Things to prepare before entering the game with inflatable Kayak (Part 2)

Kayak has the beauty that players can conquer from low to difficult levels. From static environments such as rivers, lakes, bays, etc. temple estuaries, streams, waterfalls, seas, etc. Consider to choose the right type for you.

2. Prepare rescue when participating in inflatable kayaking

Sit at the right load

Kayaks are designed for 1-2 people rowing. Therefore, depending on whether the boat is single or double, the weight of the occupants is how much to estimate the number of seats for the correct load.

Fully equipped and proficient in the use of rescue equipment including life buoys, life jackets even when you know how to swim in case of emergencies such as water overflowing, boat capsizing, boat sinking, etc.

Survey and understand the terrain, plan the distance and especially do not forget to see the weather forecast to be able to take the initiative in any situation.

The process of boating, rescue and rescue always complies with the instructions of the team leader, the head, or the rescuers.

3. Note on the attire and accessories included in the sailing

Apparel and accessories suitable for inflatable kayaking are sports apparel, or items that fit comfortably. Wear athletic shoes or sandals with straps

Necessary accessories are glasses, raincoats

Electronic devices such as phones, watches, cameras, etc. need waterproof protection

Other notes

When inflatable Kayak, keep in mind things as follows.

Should follow the union, should not go individually, should not arbitrarily separate groups, do not stand on the boat, do not litter indiscriminately.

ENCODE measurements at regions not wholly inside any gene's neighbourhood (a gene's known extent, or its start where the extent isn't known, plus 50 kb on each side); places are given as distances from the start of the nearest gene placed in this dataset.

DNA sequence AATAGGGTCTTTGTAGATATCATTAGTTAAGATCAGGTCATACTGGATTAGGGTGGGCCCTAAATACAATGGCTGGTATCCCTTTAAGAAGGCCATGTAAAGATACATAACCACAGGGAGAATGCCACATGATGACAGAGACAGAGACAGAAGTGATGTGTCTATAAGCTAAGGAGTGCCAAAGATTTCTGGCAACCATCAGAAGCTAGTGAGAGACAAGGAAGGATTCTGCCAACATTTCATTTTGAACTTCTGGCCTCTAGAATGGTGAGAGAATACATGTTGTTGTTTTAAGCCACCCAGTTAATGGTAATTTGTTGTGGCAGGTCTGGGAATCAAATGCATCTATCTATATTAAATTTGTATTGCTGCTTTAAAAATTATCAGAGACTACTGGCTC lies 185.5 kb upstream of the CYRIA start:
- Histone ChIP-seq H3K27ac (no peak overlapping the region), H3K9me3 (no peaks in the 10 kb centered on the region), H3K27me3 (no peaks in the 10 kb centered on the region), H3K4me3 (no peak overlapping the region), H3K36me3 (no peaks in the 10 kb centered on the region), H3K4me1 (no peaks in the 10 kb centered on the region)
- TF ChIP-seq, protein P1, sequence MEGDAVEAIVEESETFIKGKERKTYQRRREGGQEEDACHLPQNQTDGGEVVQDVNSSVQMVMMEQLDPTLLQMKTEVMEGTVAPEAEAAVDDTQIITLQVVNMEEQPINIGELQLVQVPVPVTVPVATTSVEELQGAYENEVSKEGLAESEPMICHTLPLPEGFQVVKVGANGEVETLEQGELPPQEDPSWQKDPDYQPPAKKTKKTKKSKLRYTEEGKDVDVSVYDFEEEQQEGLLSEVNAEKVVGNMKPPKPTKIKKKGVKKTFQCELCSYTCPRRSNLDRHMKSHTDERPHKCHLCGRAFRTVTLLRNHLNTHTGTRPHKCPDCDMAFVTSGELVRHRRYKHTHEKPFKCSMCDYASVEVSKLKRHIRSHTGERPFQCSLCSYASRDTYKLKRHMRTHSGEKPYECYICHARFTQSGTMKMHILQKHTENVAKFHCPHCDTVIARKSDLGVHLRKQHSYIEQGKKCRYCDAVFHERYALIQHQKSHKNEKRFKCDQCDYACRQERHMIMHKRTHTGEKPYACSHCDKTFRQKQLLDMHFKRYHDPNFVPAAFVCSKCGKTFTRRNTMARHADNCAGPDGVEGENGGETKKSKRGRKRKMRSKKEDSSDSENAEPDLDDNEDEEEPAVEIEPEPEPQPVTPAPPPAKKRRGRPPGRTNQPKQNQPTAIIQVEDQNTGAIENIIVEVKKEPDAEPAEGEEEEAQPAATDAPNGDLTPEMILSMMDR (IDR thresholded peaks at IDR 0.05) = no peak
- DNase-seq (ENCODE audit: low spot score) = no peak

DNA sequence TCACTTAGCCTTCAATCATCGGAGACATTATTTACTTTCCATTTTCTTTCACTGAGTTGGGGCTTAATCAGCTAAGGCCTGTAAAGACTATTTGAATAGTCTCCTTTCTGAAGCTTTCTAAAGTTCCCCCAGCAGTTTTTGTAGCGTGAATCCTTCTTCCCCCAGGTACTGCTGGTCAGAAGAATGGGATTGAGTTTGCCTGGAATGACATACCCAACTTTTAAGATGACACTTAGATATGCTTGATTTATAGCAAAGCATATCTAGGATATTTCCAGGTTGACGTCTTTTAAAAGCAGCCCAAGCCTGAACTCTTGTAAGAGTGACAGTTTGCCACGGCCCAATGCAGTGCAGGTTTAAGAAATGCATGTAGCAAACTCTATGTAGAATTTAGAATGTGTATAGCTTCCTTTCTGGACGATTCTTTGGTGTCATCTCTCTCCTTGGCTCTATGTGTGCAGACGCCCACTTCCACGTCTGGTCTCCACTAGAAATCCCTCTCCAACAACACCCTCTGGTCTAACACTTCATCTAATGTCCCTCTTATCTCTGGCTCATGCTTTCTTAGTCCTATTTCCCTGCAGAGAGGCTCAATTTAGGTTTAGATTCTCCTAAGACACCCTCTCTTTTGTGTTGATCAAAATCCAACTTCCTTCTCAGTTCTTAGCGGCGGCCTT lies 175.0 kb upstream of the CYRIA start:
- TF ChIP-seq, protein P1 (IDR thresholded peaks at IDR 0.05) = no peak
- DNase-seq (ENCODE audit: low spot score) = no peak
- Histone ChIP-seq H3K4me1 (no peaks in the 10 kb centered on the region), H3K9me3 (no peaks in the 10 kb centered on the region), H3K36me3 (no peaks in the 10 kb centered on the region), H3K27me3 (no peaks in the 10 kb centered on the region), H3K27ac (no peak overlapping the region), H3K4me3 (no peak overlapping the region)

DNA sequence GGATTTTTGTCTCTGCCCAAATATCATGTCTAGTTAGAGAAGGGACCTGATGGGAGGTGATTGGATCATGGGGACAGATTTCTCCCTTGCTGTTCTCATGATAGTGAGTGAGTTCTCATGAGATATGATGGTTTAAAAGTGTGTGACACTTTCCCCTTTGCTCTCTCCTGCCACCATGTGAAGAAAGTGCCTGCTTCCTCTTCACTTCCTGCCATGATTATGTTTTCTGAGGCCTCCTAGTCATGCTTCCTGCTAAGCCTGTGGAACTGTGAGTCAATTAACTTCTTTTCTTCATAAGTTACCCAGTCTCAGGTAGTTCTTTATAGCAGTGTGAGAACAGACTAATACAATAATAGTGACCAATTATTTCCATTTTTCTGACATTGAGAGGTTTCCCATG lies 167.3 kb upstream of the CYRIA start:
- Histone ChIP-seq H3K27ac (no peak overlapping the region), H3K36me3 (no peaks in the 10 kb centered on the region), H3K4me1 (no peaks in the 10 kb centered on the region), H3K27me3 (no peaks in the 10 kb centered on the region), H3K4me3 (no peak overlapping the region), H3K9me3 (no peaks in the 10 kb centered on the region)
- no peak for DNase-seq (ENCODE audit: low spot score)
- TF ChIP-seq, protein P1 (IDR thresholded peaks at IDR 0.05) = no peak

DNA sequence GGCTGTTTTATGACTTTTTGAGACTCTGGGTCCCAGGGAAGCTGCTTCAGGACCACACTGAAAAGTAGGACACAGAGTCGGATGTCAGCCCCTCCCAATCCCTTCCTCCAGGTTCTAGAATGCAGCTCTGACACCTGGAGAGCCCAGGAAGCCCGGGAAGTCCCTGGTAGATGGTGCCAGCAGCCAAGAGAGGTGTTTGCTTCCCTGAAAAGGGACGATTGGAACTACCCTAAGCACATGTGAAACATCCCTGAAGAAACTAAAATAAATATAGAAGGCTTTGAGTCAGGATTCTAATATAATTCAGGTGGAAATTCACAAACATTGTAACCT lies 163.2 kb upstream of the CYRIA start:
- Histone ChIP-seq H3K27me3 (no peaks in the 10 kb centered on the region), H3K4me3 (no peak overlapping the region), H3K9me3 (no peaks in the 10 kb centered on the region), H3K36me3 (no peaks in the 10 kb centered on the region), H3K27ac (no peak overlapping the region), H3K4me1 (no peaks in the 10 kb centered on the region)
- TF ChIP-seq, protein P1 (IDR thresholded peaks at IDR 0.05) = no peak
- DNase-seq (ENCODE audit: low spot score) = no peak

Start sailing in calm waters until acclimated and become fluent enough to move on to more rugged terrain.

Inflatable kayak paddles usually come in two types: short oars and long oars. The oars are short with a short paddle, but push the boat faster than the long paddle.

The paddle-shaped square paddle is easier for beginners, while the pros choose the feathered paddle.

Sit and row with the most comfortable posture and posture when sailing, don’t loosen your hands or hold it too tight.


Basic technique and guideline you should know when sailing (Part 3)

Maintain an “inclined angle” with the oar handle by gently pushing toward the bow when the blade surface is open, toward the stern when it is closed.


Lower the paddle’s tongue into the water on one side of the boat, then the other to slow down the thrust.

Start sailing backwards as needed. This is simply reversing the step forward.

Remember to turn your body while paddling backwards.


More than any other factor, the wind has a great effect on kayaking. Any wind above 18.5 km/h (10 knots) affects kayaks. (Water currents can also affect boats.) When on the water, your body or any part of the boat can catch the wind and create resistance. This will affect your speed and direction.

Upwind is the most difficult challenge for rowers. Usually the wind will push your boat in a direction different from the direction you want.

For example, if you want to row in the direction of 12 o’clock, and the wind is coming from the direction of 2 o’clock, the stern will rotate and go straight towards the wind. Therefore, the bow will tilt in the wind.